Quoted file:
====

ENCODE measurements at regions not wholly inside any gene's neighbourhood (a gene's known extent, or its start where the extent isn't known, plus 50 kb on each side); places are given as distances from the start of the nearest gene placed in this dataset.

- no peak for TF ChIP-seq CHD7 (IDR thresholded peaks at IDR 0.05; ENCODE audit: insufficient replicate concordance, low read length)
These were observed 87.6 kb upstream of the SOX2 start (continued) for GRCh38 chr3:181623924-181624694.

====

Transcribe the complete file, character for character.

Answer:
ENCODE measurements at regions not wholly inside any gene's neighbourhood (a gene's known extent, or its start where the extent isn't known, plus 50 kb on each side); places are given as distances from the start of the nearest gene placed in this dataset.

- no peak for TF ChIP-seq CHD7 (IDR thresholded peaks at IDR 0.05; ENCODE audit: insufficient replicate concordance, low read length)
These were observed 87.6 kb upstream of the SOX2 start (continued) for GRCh38 chr3:181623924-181624694.